Fab Lab Supervisor, Lecturer, University of Tennessee, Knoxville
From spending countless hours building with Legos and drawing dozens and dozens of houses, I knew from a very early age I wanted to become an architect. When I enrolled in architecture school, model making quickly became my design tool of choice. After working summers in construction, graduating from architecture school, working in architectural offices, traveling, working in more architectural offices, becoming a licensed architect, I did what many architects do: I started making furniture. I only intended to enroll for a single semester in a furniture program, but fell in love with woodworking and could not imagine giving it up. When I told my dad this is what I wanted to do, he said, “Well, it’s in your blood.” He was right. My parents’ home is filled with furniture that my dad, grandfather, great, great, great grandfather either made, refinished or outright stole at an auction. If you look at our family tree, my first relative, Edward Colver who came to the colonies in 1635 from Groton England was listed as “A woodworker in the service of the king.” Nearly 400 years later, I’d like to think myself the same.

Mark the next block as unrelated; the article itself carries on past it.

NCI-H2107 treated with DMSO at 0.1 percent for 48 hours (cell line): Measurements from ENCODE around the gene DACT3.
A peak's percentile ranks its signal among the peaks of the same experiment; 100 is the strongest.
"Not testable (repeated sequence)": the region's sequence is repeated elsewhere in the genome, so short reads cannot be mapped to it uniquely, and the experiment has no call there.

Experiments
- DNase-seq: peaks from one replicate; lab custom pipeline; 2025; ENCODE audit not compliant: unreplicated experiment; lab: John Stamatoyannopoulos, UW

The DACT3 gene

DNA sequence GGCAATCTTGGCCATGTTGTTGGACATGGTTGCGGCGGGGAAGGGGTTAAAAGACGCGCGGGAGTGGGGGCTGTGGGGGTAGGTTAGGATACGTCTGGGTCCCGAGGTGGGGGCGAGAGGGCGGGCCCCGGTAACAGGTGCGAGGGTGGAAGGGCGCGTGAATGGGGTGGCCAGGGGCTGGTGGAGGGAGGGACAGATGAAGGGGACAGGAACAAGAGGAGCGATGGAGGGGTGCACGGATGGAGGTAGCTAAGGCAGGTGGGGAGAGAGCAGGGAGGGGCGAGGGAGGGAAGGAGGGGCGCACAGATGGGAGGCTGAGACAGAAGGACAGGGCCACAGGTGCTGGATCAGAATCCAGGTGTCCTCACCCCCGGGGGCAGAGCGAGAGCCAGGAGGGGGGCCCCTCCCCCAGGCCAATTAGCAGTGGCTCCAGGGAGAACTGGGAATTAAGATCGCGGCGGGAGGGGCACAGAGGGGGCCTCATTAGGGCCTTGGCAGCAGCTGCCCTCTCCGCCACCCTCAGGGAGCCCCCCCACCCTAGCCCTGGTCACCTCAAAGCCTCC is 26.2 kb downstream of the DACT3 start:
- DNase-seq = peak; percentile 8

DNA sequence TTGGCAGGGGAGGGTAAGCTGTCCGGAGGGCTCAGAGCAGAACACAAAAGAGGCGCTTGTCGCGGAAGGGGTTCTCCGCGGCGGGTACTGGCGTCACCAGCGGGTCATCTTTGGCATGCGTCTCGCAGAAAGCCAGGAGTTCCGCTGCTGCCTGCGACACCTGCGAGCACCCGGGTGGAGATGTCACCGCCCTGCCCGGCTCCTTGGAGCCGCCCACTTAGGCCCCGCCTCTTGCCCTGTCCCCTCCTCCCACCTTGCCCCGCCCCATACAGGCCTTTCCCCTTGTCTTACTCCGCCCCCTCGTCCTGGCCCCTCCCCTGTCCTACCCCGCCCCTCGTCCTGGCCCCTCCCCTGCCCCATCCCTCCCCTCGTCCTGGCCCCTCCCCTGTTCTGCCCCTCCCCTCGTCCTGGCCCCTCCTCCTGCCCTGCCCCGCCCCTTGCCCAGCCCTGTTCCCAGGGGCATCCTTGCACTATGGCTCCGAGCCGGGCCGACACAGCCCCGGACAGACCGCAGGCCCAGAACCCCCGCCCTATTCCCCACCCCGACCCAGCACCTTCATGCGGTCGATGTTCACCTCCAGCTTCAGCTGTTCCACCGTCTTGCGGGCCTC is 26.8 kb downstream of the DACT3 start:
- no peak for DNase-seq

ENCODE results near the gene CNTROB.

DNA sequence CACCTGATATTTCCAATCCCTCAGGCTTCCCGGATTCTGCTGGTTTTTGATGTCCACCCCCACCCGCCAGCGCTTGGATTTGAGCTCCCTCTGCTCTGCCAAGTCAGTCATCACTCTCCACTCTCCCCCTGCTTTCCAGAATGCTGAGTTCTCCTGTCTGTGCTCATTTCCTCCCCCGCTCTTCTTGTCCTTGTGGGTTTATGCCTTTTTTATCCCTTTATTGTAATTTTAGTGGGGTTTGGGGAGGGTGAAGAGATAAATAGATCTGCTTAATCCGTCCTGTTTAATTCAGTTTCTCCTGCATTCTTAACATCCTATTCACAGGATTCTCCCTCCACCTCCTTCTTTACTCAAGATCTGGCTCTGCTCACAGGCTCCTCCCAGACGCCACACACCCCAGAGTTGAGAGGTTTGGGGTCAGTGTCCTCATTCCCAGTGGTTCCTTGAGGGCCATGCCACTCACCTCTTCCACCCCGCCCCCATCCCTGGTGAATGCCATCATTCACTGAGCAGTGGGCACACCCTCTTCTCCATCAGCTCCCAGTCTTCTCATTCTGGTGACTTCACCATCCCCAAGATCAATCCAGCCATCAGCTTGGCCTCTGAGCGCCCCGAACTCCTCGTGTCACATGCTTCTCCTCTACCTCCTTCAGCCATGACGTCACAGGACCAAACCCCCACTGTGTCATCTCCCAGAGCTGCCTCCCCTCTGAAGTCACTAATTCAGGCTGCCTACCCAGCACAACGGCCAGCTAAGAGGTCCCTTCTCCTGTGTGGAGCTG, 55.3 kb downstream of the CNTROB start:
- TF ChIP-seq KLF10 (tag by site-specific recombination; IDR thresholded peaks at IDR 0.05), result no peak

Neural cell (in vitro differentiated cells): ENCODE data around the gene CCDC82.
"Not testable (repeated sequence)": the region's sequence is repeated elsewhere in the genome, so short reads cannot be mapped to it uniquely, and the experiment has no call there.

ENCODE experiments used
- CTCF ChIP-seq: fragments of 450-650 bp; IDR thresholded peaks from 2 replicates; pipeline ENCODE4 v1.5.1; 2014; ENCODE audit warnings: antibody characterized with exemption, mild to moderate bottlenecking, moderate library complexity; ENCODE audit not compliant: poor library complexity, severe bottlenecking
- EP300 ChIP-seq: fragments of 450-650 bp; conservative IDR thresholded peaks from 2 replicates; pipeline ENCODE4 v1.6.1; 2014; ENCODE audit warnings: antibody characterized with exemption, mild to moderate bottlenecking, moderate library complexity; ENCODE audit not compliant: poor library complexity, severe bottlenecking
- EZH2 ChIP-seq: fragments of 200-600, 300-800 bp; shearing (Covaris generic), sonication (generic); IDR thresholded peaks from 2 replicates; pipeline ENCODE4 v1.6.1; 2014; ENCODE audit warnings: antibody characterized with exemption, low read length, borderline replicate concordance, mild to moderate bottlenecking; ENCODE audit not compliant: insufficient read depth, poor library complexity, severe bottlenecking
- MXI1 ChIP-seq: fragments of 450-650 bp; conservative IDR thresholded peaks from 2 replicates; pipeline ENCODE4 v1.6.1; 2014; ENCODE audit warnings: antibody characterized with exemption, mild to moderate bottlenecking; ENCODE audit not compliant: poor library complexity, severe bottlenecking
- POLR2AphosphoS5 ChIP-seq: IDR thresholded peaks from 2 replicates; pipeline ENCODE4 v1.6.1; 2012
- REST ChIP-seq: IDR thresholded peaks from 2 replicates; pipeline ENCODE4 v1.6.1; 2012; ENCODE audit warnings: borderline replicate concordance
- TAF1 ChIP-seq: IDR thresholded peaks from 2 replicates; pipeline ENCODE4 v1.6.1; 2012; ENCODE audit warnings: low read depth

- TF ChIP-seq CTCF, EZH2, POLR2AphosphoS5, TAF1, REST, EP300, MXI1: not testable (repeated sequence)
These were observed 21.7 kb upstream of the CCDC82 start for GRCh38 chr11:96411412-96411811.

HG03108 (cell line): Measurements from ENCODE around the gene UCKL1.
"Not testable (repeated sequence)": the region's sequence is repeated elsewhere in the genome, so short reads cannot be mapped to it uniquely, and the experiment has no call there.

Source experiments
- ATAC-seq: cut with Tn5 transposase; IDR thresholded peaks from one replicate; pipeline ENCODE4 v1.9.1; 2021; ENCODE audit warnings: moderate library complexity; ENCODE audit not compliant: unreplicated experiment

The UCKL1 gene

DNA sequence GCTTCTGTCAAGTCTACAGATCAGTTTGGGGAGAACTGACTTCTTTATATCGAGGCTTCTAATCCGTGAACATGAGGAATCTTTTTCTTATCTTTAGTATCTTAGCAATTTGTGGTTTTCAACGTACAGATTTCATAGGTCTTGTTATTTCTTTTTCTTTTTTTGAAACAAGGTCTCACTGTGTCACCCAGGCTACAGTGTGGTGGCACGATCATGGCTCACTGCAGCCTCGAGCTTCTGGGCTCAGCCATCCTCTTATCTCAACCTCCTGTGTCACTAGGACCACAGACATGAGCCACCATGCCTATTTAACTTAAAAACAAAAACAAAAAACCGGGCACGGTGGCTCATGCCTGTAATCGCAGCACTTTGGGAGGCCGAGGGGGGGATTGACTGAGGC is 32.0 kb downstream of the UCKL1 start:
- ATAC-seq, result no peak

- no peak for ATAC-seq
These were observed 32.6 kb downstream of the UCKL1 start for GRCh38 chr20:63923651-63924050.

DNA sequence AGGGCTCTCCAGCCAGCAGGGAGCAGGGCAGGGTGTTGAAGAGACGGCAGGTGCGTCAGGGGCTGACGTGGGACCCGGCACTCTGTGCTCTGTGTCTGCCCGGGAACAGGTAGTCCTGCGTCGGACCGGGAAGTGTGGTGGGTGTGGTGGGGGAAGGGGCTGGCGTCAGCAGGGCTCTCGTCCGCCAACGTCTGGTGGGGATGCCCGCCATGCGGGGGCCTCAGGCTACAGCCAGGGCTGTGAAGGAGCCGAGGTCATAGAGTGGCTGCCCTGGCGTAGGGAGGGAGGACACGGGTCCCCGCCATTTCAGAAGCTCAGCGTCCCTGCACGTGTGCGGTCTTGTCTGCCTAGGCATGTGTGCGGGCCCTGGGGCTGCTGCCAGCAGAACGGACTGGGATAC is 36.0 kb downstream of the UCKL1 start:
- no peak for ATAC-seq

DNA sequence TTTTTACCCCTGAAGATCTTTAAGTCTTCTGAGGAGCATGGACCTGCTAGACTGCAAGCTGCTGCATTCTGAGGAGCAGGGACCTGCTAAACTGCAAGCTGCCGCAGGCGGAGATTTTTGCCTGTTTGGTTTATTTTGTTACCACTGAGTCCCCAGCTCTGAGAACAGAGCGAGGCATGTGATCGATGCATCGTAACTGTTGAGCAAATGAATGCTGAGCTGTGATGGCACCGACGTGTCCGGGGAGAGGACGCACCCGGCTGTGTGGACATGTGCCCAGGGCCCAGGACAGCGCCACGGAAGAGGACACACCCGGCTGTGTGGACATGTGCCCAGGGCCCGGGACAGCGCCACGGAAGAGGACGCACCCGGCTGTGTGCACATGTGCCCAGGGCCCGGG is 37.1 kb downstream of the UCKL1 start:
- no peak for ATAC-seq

By All Means, Craft
BY MATT CULVER
@ VOL 13
ON NOV 11, 2014
Matt Culver's focuses on the University of Tennessee School of Architecture Fab Lab. While this facility may be similar to fabrication shops at other design schools, Matt firmly believes that the University of Tennessee School of Architecture Fab Lab is uniquely poised to draw upon a regional legacy of craft. This potential opportunity can help set it apart from other facilities.